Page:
By Edouard Aldahdah
Posted on January 24th, 2011 in Syria
This is the third feature on the series on uncommon strains, and it features the strain of Kuhaylan ibn Mizhir.
Kuhaylan ibn Mizhir is a little known strain in the West. It is specific to Syria and to parts of Iraq that are adjacent to the Syrian border. The strain belongs to the Bedouin tribe of Tai, who are very proud of it.
The reason it is so little known is that the strain is actually Kuhaylan al-Krush. About eight or ninety years ago, a Tai Bedouin by the name of Ibn Mizhir acquired a Kuhaylat al-Krush from ‘Anazah (either from the Fad’aan or the Sba’ah, and more probably the former), and many in the Tai tribe started calling the strain after its new owner. Other Tai Bedouins stuck to the old Krush strain name.
One of the descendants of this original Kuhaylat Krush of Ibn Mizhir went to the leading clan of the Tai Bedouins, and one of the offspring of this mare then passed to Nuri al-Mash’al al-Jarba of the Shammar, who married a woman from the Tai leading clan.
The Jarba leaders of the Shammar, who took pride in their own Kuhaylan al-Krush marbat (Krush al-Baida, a marbat that came to the Shammar from the Mutayr Bedouins and was from an altogether different Krush line than the Krush of Ibn Mizhir), were reluctant to refer to the mare of Nuri al-Mashal by the strain of Kuhaylan Ibn Mizhir, and reverted to using the older Krush strain.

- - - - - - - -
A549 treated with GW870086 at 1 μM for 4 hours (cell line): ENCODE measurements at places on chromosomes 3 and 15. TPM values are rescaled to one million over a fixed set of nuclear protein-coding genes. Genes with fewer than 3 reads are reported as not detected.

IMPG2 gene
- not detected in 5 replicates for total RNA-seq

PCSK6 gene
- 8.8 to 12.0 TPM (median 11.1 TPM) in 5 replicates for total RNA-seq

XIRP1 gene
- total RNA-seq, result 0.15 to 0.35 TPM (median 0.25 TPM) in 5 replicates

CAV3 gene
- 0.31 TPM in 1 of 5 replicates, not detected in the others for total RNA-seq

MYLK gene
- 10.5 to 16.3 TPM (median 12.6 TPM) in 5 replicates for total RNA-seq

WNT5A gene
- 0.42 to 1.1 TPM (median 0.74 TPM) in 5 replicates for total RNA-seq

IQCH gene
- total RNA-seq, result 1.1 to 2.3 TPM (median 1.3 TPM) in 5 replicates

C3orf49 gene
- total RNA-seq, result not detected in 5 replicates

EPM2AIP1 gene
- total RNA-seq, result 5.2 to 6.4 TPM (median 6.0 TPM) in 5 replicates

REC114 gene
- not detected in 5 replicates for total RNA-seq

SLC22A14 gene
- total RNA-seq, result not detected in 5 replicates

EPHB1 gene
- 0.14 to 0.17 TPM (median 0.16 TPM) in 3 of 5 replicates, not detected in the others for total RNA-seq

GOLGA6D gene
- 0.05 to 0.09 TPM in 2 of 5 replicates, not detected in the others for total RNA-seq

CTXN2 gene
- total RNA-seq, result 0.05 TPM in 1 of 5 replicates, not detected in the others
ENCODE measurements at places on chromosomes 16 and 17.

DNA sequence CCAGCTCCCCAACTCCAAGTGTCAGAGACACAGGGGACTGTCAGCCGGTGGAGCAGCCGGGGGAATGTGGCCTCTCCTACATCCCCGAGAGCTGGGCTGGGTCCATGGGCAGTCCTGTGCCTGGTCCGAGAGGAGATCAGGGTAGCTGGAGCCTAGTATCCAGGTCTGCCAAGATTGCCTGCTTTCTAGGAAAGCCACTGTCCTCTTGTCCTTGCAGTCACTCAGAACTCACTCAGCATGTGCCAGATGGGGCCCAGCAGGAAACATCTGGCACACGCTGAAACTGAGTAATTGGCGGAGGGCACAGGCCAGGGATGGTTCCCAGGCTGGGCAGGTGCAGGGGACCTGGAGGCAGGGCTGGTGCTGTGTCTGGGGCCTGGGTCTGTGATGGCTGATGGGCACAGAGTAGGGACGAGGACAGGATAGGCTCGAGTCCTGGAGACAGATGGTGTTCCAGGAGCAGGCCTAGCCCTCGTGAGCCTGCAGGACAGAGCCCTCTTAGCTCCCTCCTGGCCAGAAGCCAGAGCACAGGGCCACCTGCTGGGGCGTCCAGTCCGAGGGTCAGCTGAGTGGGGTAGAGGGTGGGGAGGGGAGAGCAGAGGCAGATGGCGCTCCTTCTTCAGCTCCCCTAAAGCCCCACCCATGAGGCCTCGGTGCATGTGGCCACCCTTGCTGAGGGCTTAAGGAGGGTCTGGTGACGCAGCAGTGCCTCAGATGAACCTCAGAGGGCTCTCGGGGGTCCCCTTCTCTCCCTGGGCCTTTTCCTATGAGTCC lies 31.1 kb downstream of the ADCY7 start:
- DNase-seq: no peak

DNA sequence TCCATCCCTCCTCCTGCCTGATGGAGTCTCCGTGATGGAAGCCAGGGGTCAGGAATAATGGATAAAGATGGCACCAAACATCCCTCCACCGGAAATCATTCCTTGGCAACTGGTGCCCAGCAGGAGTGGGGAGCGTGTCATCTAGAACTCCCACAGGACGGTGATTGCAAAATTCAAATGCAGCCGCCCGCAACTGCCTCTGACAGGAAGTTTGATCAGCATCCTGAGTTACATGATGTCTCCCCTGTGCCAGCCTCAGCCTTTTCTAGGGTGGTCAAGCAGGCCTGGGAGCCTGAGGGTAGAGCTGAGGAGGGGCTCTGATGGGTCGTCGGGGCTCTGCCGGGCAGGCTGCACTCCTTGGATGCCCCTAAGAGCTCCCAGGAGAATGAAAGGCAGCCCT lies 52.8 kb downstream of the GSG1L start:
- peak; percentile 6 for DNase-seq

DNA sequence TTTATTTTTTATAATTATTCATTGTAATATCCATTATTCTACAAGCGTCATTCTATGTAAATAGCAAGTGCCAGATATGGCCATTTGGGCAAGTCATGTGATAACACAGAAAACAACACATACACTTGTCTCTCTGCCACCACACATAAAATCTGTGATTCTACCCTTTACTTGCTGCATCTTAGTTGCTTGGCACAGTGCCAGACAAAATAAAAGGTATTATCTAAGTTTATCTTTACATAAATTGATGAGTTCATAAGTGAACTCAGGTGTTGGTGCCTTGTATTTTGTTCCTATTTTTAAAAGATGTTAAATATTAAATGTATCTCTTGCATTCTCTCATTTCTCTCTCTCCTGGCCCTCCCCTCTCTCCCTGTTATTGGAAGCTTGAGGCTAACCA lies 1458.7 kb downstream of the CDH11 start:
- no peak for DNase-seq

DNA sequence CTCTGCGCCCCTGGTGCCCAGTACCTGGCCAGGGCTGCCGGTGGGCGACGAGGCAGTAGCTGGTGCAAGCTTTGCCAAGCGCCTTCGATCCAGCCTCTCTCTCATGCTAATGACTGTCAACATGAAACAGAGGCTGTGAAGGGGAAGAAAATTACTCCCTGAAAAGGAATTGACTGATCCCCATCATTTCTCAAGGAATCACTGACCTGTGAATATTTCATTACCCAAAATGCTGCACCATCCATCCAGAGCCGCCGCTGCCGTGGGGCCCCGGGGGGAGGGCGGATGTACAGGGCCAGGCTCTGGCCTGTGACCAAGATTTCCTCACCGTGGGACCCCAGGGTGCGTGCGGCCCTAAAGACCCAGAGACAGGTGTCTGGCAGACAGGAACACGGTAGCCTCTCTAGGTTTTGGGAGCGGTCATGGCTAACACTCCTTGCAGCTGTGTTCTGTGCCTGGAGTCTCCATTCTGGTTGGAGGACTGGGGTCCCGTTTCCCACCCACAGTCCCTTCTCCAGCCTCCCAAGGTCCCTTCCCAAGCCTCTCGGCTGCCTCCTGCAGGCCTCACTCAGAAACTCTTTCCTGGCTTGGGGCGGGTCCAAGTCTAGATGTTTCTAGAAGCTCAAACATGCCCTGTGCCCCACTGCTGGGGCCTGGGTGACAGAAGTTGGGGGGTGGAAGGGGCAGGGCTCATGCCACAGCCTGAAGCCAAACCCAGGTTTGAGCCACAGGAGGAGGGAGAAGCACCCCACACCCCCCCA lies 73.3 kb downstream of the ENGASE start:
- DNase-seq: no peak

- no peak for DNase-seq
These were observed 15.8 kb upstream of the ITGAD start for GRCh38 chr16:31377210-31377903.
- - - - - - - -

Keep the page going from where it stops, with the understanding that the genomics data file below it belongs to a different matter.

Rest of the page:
The Kuhaylat al-Krush mare Ghallaieh, whom Aleppo breeder Radwan Shabareq (who told me this story) bought from Rakan, son of Nuri al-Mashal, and Ghallaieh’s daughter ‘Amshet Shammar (photo below) whom I owned, were from these horses. They could be rightly referred to as a Kuhaylat ibn Mizhir as well, even if they were registered as Kuhaylat al-Krush in the Syrian Stubook. Conversely, the Kuhaylat ibn Mizhir horses can correctly be referred to as Kuhaylat al-Krush.
Generally, strain names are fluid and dynamic and they reflect the preferences and choices of the people who used them.